Santa Barbara County along California’s Central Coast, with its sprawling hills, valleys, and meadows, is home to more than 175 wineries. In June, the region was home to the first annual Santa Barbara Food and Wine Weekend. This three-day artisanal event was conceived by the Bacara Resort and Spa, a luxurious oasis overlooking one of the most scenic coastlines in California. The event benefits the Julia Child Foundation.
A laid-back affair, the festival attracted more than 900 attendees anxious to sip and savor regional foods and wines. One of the most popular events was the alfresco barbecue demonstration and buffet luncheon prepared by Frank Ostini, the second-generation owner and chef of the famous Hitching Post restaurant in nearby Buellton. The Hitching Post is one of the few restaurants that makes its own wines to complement its fare, which includes wood-fire-cooked beef and seafood entrees prepared in the distinctive Santa Maria–style barbecue that is unique to the Central Coast.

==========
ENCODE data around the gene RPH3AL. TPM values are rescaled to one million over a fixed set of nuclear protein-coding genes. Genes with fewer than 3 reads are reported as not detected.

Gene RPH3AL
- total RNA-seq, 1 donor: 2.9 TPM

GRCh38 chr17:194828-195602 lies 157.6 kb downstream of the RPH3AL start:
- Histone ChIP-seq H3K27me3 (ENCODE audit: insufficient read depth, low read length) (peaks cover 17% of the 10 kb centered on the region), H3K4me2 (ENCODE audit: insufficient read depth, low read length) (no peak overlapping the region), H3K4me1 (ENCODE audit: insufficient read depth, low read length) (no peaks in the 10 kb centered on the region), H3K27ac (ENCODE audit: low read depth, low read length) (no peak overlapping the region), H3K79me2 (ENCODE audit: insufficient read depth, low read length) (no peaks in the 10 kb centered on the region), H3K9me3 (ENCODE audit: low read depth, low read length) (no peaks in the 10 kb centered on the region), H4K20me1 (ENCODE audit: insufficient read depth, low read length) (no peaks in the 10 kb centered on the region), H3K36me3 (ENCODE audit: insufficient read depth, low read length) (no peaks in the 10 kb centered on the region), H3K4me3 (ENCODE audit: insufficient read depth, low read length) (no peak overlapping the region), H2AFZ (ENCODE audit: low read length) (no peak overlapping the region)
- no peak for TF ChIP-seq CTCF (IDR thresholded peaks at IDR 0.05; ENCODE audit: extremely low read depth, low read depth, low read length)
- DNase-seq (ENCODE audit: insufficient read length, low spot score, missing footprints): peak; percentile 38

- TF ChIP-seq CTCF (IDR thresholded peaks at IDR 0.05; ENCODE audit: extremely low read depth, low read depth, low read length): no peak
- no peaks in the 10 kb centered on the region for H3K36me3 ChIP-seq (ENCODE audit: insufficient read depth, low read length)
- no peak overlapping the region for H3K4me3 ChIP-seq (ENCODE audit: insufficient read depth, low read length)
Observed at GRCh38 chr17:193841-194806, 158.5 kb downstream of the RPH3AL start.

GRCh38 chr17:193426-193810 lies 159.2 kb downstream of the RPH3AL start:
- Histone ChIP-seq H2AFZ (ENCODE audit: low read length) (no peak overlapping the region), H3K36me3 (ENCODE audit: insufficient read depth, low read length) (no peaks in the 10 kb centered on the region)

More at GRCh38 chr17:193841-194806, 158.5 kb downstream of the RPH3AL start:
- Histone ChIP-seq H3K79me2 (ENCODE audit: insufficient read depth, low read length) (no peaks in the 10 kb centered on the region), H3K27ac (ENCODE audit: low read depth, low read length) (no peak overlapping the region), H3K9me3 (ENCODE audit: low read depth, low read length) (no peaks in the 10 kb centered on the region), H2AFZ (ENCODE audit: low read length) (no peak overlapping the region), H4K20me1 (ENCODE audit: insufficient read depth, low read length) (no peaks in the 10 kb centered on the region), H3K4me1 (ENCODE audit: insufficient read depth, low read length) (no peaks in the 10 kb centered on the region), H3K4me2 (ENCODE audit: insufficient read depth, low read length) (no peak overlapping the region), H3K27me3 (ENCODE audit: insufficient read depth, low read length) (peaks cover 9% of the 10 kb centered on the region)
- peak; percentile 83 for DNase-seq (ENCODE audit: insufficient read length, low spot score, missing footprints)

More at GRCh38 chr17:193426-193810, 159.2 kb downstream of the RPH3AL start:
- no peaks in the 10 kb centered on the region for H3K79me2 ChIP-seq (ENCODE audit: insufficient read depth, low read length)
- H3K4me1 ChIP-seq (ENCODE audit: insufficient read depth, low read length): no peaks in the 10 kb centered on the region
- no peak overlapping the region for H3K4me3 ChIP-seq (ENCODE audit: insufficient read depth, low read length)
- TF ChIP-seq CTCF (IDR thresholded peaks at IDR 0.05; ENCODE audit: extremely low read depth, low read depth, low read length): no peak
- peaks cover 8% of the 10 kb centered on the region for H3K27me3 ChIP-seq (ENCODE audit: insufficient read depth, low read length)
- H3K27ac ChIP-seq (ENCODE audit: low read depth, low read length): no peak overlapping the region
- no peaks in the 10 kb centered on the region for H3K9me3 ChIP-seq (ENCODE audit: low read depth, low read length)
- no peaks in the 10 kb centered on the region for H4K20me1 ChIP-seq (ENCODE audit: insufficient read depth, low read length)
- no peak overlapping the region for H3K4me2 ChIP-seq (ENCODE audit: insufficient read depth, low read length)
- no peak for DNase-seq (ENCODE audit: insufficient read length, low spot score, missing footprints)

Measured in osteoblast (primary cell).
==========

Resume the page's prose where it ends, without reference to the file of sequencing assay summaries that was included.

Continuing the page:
Santa Maria–style barbecue is derived from the area’s indigenous Chumash people and the Spanish who settled there in the 18th century. The Spanish adopted the Chumash technique of cooking over a fire built of the native coast live oak (Quercus agrifolia), which grows in abundance along the Central Coast. The oak’s sweetly pungent smoke imparts a distinctive flavor to foods. Families who arrived in the area during the 19th and 20th centuries subsequently embraced this cooking style. Growing up in Santa Maria during the 1960s, Ostini remembers, it was common for the town to have weekly barbecues along its main street, often for charity events, where various meats—including tri-tip, a sirloin cut invented by a Santa Maria grocer—were cooked over a hot fire fueled by logs of coast live oak. Since then, Ostini and his family have refined the Santa Maria style of barbecue.
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